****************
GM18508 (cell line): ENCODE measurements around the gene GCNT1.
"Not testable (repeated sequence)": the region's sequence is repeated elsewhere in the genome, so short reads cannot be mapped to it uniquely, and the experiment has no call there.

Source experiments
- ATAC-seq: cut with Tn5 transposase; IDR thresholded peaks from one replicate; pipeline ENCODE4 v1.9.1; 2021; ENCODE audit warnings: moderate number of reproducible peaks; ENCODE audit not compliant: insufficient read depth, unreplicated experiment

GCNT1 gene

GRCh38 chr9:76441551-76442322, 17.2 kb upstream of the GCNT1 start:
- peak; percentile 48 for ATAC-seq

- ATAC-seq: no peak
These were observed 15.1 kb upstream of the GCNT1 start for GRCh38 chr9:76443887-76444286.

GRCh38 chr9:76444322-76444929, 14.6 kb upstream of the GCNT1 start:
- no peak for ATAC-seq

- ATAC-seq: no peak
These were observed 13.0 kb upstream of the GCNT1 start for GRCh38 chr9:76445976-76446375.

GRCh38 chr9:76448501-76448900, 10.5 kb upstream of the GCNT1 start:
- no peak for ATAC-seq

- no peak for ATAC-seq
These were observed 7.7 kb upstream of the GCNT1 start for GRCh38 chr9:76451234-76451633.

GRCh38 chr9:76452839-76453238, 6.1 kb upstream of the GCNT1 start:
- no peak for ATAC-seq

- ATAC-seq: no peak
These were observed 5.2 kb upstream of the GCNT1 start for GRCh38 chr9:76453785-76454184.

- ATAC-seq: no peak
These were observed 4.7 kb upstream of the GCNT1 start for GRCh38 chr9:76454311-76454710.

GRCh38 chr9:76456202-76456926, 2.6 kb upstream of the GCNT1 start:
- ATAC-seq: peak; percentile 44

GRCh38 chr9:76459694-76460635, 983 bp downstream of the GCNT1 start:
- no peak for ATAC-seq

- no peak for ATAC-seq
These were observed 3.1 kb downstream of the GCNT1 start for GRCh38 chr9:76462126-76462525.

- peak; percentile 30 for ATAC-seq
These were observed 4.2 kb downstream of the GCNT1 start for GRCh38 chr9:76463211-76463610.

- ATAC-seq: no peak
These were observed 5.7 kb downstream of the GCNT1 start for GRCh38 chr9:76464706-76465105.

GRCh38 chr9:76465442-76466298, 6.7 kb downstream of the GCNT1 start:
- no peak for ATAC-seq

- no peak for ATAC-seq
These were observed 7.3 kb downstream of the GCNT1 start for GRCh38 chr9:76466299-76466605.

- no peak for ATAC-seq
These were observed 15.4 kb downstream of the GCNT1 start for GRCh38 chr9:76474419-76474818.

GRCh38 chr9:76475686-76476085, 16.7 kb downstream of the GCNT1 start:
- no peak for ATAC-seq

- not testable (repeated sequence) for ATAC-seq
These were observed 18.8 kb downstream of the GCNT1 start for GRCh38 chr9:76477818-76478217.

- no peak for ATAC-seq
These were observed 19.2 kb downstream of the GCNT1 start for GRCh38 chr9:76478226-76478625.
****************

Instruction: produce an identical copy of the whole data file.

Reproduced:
GM18508 (cell line): ENCODE measurements around the gene GCNT1.
"Not testable (repeated sequence)": the region's sequence is repeated elsewhere in the genome, so short reads cannot be mapped to it uniquely, and the experiment has no call there.

Source experiments
- ATAC-seq: cut with Tn5 transposase; IDR thresholded peaks from one replicate; pipeline ENCODE4 v1.9.1; 2021; ENCODE audit warnings: moderate number of reproducible peaks; ENCODE audit not compliant: insufficient read depth, unreplicated experiment

GCNT1 gene

GRCh38 chr9:76441551-76442322, 17.2 kb upstream of the GCNT1 start:
- peak; percentile 48 for ATAC-seq

- ATAC-seq: no peak
These were observed 15.1 kb upstream of the GCNT1 start for GRCh38 chr9:76443887-76444286.

GRCh38 chr9:76444322-76444929, 14.6 kb upstream of the GCNT1 start:
- no peak for ATAC-seq

- ATAC-seq: no peak
These were observed 13.0 kb upstream of the GCNT1 start for GRCh38 chr9:76445976-76446375.

GRCh38 chr9:76448501-76448900, 10.5 kb upstream of the GCNT1 start:
- no peak for ATAC-seq

- no peak for ATAC-seq
These were observed 7.7 kb upstream of the GCNT1 start for GRCh38 chr9:76451234-76451633.

GRCh38 chr9:76452839-76453238, 6.1 kb upstream of the GCNT1 start:
- no peak for ATAC-seq

- ATAC-seq: no peak
These were observed 5.2 kb upstream of the GCNT1 start for GRCh38 chr9:76453785-76454184.

- ATAC-seq: no peak
These were observed 4.7 kb upstream of the GCNT1 start for GRCh38 chr9:76454311-76454710.

GRCh38 chr9:76456202-76456926, 2.6 kb upstream of the GCNT1 start:
- ATAC-seq: peak; percentile 44

GRCh38 chr9:76459694-76460635, 983 bp downstream of the GCNT1 start:
- no peak for ATAC-seq

- no peak for ATAC-seq
These were observed 3.1 kb downstream of the GCNT1 start for GRCh38 chr9:76462126-76462525.

- peak; percentile 30 for ATAC-seq
These were observed 4.2 kb downstream of the GCNT1 start for GRCh38 chr9:76463211-76463610.

- ATAC-seq: no peak
These were observed 5.7 kb downstream of the GCNT1 start for GRCh38 chr9:76464706-76465105.

GRCh38 chr9:76465442-76466298, 6.7 kb downstream of the GCNT1 start:
- no peak for ATAC-seq

- no peak for ATAC-seq
These were observed 7.3 kb downstream of the GCNT1 start for GRCh38 chr9:76466299-76466605.

- no peak for ATAC-seq
These were observed 15.4 kb downstream of the GCNT1 start for GRCh38 chr9:76474419-76474818.

GRCh38 chr9:76475686-76476085, 16.7 kb downstream of the GCNT1 start:
- no peak for ATAC-seq

- not testable (repeated sequence) for ATAC-seq
These were observed 18.8 kb downstream of the GCNT1 start for GRCh38 chr9:76477818-76478217.

- no peak for ATAC-seq
These were observed 19.2 kb downstream of the GCNT1 start for GRCh38 chr9:76478226-76478625.